Comment by Patrick S. O'Donnell | September 4, 2012 | Reply

    • Thanks Steve! On your two replies to my “inner logic” point:

      First, I don’t think the falsehood or even wild implausibility of the Premise is relevant to the question whether the Premise implies the Conclusion (except perhaps to show that the question is unimportant – but the draft paragraph insists that the question is important…).

      Second, I expressed my point about “inner logic” poorly. I’ll try again:

      In the phrase “inner logic” I guess “logic” refers metaphorically to the form of development as reflecting some sort of principles or felt needs. And I want to distinguish between two versions of that vision: one sees the “logic” as mere causal/predictive laws, the mechanisms of change. The other sees the “logic” as felt needs, as something like a compelling train of thought by the culture over time. One form of culture solves some problems and then generates new ones, to solve which one must move in certain directions. Thus my phrase “norms for thinking” was ill-chosen, because it suggested sets of general norms for thinking recognized at any given moment – synchronically, so to speak. I had in mind the thinking that is or animates the development.

      Comment by Bill Haines | September 4, 2012 | Reply

  9. I had a daydream once in which I wrote a Chinese political treatise under a Chinese pseudonym and totally foreign proposals with an exterior appearance of Chinese connection, later catching on in all Sinophone nations’ intellectual circles. I think that, insofar as this kind of process is feasible, that one could reasonably trick people into thinking that a relevant discourse came from within their own ranks, the epistemological nativism above will never hold water.

    My second anecdote concerns my mother’s own Ph.D. thesis, in which she and another black Ph.D. candidate wrote a thesis which dealt with comparing elements of blacks and whites in certain business atmospheres. During the Q&A session, a black member of the panel congratulated the black Ph.D. candidate for her insights into said aspects of black culture, to which the black Ph.D. candidate said something to the effect: “You racist! What makes you think that I wrote that half of the Ph.D.?” My mother, white, had written that part.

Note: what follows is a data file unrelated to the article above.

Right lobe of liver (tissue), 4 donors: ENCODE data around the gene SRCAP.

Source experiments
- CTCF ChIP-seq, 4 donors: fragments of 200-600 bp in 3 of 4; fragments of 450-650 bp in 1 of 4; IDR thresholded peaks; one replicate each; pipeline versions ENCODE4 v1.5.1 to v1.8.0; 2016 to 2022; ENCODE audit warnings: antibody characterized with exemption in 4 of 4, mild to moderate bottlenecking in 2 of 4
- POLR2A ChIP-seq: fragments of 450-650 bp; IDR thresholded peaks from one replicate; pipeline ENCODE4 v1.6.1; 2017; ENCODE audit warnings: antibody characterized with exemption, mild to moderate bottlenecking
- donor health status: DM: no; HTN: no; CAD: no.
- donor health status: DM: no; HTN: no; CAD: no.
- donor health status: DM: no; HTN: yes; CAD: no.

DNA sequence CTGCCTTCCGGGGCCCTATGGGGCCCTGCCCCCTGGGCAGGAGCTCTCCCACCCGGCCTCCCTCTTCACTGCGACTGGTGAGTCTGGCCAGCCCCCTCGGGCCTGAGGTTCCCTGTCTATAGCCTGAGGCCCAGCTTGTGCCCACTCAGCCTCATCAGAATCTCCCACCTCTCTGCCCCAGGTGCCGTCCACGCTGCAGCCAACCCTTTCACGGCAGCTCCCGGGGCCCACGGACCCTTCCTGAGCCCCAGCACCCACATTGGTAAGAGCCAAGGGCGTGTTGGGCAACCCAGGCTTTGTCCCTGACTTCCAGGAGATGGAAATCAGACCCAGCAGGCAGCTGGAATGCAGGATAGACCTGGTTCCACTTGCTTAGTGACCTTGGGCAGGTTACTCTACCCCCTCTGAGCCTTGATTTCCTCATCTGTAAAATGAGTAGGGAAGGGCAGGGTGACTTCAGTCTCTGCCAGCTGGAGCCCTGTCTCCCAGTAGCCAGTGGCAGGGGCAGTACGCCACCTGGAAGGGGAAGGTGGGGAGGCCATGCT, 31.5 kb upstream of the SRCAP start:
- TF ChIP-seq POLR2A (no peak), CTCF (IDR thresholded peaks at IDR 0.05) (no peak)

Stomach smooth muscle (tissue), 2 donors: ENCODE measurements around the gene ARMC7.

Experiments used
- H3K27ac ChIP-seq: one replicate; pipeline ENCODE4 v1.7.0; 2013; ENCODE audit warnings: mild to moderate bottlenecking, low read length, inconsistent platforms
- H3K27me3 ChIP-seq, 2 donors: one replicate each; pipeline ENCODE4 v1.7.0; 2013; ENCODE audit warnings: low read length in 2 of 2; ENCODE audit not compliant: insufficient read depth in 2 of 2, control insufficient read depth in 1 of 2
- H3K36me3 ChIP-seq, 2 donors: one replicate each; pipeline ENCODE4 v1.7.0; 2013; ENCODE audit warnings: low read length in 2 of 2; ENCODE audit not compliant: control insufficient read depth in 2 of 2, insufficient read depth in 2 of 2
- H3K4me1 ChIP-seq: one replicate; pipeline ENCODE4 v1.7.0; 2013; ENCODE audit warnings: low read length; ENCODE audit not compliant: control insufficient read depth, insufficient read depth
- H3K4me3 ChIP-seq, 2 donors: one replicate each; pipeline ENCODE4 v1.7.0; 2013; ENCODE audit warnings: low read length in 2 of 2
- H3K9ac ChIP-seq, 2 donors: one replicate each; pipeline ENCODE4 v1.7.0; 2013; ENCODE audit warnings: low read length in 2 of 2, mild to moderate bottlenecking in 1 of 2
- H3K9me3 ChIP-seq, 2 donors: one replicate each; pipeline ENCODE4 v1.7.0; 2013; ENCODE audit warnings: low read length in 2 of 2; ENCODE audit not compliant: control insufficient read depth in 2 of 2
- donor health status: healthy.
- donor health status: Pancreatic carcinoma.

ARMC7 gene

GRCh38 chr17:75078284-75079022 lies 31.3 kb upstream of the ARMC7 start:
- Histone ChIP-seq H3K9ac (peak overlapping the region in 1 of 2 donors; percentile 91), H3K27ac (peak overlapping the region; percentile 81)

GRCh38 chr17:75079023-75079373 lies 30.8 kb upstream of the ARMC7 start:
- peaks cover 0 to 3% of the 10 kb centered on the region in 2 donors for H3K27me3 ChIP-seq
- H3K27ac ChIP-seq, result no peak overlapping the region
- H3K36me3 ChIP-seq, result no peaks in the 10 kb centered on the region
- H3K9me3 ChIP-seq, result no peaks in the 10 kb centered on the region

These imply for me that, whatever the motivations in or outside China for these nativistic stances, such nativisms are severely misguided.

    Comment by Joshua Harwood | September 3, 2012 | Reply

  10. This is a very interesting discussion that points directly towards a basic problem, namely the question how people who write about the Chinese tradition of texts define themselves. I tend to believe that texts like the “Laozi”, the “Analects”, or the “Mencius” challenge a philosophical methodology that is based on the idea of the giving of reasons (logon didonai) typical for the Socratic dialectic and for much of Western philosophy in general. In other words, the authors of these texts and their later commentaries were never interested in achieving the kind of “universality” (truth as universally accepted opinion or, even more demanding, as based on ideas) that Socrates, Plato, etc. were aiming at (François Jullien has written a couple of illuminating lines on this issue). “Only if one argues that Chinese thought”, Steve writes, “does not have general or universal scope—that it is only a kind of local practice that is parochially limited to the Chinese—can one justify epistemological nativism.” But at least in my understanding, quite a few contemporary Chinese thinkers (including Mou Zongsan) actually make this case. Admittedly, Mou sometimes suggests a more universal meaning, wanting to reaching out to the West, etc. But read more carefully, his whole argument is historicist and contextual in nature, I would claim, i.e. he constantly argues against the spectatorial/theoretical perspective and favors the perspective of the self embedded in particular contexts. In other words, he deconstructs the universal scope of reason by the means of particular, concrete existence. Of course, many twentieth century philosophers in the West have made similar claims (remember Wittgenstein’s famous statement about the “forms of life” or Heidegger’s essentially historicistic argument against reason). Thus I am not so sure that we can counter this challenge by the appeal to simple logical rules (the “non-sequitur” thesis)??!